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Elon Musk appears to be getting closer to ending the “soul-destroying” chore of driving in traffic. The Tesla CEO tweeted Sunday about a conversation he had with the mayor of Los Angeles about making ground transportation more efficient.
Musk said he had a “promising conversation” with L.A. Mayor Eric Garcetti regarding the creation of a system of roadways underneath the city. The radical new transportation network was shown off in a video at this year’s TED conference in Vancouver.
Musk’s remarkable vision for the future of transportation features autonomous cars being carried on trolleys through a vast series of tunnels at well over 100 miles per hour. It’s an extreme proposal by any standard, and would require a new type of tunneling machine, one his new company—the Boring Company—is well on its way to creating.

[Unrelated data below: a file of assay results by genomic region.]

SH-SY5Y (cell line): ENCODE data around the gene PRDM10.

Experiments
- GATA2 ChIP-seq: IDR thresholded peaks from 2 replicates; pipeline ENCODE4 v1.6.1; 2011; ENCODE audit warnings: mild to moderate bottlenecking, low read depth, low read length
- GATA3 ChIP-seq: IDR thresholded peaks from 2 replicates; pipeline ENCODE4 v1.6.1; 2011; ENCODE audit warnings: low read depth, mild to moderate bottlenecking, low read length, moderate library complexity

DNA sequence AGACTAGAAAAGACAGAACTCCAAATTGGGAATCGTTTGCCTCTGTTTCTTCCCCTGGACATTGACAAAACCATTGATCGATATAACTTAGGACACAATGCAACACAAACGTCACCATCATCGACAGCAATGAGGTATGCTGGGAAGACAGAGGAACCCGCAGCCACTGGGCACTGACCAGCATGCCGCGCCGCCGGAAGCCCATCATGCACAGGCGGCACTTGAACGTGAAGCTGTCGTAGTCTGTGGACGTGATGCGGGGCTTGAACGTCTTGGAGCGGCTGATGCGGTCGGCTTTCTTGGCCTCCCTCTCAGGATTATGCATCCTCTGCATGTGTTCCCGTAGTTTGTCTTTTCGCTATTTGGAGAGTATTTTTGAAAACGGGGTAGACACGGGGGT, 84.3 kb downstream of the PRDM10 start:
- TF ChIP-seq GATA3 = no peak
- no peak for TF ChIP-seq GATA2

“We’re trying to dig a hole under L.A., and this is to create the beginning of what will hopefully be a 3D network of tunnels to alleviate congestion,” Musk said at TED.
Like most of his ideas, Musk’s tunneling system has come under harsh criticism from experts, some of whom say it detracts from more practical ways of alleviating congestion, like carpooling or rapid bus transit.
But Musk acknowledged Sunday he is less concerned about the technology required to build the tunnels, and more worried about gaining permits from cities.
That means gaining permission to dig a hole in Southern California from LAX to Culver City, Santa Monica, Westwood, and Sherman Oaks. The Boring Company already started to build a hole on SpaceX’s campus so it can simply extend its work once it received the required permits.
Musk posted a short clip on Instagram showing the partial tunnel.
He also posted a test run of the electric sleds used to transport the Tesla vehicles.
Musk eventually hopes to create a tunnels to cover all of greater Los Angeles.
Phillip Tracy is a former technology staff writer at the Daily Dot. He's an expert on smartphones, social media trends, and gadgets. He previously reported on IoT and telecom for RCR Wireless News and contributed to NewBay Media magazine. He now writes for Laptop magazine.